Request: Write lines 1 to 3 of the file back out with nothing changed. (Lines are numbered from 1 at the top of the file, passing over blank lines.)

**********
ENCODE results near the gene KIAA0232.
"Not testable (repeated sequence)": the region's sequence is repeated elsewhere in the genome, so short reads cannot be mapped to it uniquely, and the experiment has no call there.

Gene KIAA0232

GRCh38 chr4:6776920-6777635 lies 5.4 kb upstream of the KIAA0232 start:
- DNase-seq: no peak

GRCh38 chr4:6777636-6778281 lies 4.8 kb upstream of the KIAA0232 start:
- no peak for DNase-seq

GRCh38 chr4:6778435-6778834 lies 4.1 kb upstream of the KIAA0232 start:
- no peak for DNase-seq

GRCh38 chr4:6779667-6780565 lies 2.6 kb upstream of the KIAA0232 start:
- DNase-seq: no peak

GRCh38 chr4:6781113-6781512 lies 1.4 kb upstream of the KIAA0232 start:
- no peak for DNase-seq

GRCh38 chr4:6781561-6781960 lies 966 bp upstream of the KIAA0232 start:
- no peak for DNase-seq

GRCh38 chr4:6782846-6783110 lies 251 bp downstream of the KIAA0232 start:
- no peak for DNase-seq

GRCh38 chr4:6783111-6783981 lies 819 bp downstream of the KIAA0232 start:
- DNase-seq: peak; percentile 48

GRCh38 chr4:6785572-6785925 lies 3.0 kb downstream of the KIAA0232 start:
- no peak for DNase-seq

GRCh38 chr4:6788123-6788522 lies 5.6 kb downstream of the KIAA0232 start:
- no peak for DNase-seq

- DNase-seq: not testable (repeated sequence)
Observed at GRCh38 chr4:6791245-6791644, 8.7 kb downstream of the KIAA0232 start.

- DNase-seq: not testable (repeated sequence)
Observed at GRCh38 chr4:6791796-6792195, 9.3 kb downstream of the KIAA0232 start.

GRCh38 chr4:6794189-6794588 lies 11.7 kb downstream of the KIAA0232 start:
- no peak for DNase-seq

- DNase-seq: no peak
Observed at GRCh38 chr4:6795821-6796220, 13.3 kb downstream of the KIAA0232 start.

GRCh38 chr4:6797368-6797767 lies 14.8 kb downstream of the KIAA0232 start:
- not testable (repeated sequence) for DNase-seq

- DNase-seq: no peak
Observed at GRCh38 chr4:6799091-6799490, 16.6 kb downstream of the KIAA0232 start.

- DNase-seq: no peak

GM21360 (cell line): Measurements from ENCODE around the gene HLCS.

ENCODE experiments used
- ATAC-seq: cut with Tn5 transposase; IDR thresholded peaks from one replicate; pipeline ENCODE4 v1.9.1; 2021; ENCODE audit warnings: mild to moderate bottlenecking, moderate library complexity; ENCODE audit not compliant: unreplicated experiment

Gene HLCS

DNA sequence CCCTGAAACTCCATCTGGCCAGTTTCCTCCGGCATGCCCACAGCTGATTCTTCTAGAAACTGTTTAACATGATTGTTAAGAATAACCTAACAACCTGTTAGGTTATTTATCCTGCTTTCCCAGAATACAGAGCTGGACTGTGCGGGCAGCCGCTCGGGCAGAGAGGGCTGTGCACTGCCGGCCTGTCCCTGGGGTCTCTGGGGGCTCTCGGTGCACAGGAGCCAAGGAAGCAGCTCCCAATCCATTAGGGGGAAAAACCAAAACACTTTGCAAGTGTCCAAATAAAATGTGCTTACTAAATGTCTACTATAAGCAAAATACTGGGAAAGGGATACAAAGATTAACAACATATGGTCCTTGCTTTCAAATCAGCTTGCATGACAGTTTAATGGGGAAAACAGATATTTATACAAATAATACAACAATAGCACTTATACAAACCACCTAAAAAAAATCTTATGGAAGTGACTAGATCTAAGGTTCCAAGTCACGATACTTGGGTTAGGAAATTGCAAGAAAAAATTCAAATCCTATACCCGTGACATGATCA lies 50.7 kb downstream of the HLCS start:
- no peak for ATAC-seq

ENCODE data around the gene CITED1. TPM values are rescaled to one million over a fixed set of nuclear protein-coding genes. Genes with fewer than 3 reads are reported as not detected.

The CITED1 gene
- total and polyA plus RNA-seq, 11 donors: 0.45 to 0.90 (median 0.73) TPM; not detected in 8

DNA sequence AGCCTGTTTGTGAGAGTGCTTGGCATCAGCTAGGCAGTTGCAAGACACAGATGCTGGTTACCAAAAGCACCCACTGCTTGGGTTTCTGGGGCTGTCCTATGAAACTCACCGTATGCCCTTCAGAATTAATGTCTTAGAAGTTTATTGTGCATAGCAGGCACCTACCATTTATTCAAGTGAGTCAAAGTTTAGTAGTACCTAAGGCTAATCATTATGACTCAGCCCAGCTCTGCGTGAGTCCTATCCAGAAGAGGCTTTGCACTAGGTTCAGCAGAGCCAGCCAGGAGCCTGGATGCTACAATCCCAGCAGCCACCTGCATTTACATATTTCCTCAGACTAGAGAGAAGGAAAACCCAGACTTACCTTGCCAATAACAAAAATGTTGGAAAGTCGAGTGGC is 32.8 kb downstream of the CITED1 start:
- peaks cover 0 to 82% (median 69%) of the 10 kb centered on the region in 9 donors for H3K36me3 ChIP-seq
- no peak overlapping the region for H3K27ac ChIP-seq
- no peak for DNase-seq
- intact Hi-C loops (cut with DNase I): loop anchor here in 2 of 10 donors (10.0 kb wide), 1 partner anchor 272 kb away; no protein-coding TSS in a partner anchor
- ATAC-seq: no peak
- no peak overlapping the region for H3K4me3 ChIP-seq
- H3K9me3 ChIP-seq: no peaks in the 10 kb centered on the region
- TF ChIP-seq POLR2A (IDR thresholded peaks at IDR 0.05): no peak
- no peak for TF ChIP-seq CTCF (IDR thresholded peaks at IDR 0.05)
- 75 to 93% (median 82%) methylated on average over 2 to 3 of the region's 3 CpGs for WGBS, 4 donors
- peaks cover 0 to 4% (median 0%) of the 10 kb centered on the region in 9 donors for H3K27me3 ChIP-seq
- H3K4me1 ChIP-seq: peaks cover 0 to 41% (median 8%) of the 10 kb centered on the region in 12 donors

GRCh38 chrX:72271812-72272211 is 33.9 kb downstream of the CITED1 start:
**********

ENCODE results near the gene KIAA0232.
"Not testable (repeated sequence)": the region's sequence is repeated elsewhere in the genome, so short reads cannot be mapped to it uniquely, and the experiment has no call there.

Gene KIAA0232